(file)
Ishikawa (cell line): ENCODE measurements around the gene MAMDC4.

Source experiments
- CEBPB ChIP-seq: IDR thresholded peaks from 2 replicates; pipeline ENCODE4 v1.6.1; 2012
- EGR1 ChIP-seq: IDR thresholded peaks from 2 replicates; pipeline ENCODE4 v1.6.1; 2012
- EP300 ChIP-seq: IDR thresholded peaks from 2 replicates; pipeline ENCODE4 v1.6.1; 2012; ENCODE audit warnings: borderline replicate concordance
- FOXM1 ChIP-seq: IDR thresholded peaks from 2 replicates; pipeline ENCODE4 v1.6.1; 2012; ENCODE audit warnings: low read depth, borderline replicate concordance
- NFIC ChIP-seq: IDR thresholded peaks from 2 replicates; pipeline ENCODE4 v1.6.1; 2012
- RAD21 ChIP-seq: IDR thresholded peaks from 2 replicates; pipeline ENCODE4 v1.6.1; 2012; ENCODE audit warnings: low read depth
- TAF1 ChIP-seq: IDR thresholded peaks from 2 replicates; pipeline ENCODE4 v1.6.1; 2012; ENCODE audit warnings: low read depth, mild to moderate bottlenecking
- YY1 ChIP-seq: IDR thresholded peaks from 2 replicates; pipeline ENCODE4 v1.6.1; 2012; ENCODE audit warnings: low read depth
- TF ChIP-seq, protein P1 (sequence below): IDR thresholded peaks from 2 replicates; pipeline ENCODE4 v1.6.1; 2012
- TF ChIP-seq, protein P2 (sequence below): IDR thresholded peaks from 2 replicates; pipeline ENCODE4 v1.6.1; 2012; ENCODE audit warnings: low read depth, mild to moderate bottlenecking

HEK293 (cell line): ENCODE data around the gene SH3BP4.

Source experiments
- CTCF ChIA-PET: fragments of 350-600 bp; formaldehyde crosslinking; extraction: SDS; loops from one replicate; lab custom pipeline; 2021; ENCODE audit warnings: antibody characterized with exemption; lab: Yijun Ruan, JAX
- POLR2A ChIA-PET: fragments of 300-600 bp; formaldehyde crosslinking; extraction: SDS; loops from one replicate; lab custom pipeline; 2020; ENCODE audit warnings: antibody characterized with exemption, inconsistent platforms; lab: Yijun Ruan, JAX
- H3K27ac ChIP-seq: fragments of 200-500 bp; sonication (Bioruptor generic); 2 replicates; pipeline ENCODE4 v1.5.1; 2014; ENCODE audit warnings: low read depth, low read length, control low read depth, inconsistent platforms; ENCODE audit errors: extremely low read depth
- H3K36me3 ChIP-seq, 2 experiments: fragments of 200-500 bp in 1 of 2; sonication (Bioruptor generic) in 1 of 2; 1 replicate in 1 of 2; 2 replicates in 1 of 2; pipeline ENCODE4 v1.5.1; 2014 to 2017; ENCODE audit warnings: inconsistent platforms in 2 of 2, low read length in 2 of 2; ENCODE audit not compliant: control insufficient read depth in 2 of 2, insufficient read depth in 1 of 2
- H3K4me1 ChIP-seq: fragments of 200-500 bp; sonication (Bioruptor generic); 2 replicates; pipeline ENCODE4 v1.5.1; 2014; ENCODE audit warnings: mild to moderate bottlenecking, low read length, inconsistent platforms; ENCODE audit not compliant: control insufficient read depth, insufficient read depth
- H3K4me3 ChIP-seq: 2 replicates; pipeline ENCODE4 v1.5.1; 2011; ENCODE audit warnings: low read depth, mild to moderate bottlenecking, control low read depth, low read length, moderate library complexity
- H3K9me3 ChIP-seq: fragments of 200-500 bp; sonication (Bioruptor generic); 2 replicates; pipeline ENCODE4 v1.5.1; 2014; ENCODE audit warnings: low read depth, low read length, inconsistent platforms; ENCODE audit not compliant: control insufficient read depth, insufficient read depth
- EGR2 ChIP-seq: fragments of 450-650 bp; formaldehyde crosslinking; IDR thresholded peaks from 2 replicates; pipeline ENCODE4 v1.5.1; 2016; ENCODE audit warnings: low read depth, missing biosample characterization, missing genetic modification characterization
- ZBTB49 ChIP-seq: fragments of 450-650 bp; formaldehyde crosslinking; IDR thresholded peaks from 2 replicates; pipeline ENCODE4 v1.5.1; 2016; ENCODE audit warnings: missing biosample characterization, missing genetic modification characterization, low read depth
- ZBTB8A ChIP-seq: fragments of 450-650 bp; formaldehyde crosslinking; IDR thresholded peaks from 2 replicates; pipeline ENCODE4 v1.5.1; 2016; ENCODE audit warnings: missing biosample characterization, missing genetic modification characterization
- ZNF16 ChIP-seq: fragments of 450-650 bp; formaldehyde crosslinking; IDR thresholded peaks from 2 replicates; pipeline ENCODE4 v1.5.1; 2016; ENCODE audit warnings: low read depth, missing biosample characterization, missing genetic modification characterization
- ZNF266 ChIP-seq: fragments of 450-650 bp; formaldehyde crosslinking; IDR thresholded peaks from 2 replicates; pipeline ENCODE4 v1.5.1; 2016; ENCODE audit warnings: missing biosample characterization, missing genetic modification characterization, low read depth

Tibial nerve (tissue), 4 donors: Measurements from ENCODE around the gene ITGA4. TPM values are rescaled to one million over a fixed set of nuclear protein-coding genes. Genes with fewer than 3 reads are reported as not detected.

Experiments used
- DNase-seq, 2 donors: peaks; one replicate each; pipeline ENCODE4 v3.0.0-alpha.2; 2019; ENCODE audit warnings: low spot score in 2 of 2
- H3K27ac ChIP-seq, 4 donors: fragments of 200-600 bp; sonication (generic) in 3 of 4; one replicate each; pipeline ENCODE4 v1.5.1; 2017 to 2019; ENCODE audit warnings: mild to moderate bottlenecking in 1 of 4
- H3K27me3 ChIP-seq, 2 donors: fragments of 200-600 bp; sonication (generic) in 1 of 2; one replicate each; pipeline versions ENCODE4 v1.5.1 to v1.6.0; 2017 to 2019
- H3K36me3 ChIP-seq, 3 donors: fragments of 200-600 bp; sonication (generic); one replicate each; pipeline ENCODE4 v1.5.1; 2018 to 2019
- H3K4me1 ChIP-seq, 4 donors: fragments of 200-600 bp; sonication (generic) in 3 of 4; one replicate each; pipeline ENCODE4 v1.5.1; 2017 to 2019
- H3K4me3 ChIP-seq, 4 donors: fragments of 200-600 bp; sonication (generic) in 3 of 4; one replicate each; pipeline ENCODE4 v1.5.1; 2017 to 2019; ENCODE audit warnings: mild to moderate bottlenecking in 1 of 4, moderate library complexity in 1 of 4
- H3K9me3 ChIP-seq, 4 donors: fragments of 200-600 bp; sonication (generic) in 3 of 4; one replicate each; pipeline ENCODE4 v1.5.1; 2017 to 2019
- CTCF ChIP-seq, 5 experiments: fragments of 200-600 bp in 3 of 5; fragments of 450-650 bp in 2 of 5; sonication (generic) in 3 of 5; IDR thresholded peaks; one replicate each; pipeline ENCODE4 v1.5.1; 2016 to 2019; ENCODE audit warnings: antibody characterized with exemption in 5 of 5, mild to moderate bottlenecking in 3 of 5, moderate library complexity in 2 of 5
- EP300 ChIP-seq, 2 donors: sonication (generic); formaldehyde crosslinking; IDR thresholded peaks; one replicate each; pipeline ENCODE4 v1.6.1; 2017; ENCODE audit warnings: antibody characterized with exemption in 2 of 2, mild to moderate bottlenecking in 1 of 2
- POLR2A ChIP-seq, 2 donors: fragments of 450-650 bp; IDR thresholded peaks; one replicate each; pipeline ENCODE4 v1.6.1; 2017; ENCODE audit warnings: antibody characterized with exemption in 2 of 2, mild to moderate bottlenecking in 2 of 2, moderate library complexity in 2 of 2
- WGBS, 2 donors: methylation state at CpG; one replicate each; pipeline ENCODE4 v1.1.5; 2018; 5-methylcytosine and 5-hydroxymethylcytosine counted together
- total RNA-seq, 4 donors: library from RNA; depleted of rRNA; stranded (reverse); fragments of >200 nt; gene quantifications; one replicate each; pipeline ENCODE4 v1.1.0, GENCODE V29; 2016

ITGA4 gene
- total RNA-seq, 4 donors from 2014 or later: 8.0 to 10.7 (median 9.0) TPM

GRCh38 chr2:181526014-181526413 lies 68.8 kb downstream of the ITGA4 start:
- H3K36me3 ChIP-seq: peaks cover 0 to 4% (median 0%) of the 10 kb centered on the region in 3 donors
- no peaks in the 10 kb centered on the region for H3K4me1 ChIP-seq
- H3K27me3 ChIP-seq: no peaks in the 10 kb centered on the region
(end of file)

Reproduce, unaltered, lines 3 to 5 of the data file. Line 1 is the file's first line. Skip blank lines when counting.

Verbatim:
- CEBPB ChIP-seq: IDR thresholded peaks from 2 replicates; pipeline ENCODE4 v1.6.1; 2012
- EGR1 ChIP-seq: IDR thresholded peaks from 2 replicates; pipeline ENCODE4 v1.6.1; 2012
- EP300 ChIP-seq: IDR thresholded peaks from 2 replicates; pipeline ENCODE4 v1.6.1; 2012; ENCODE audit warnings: borderline replicate concordance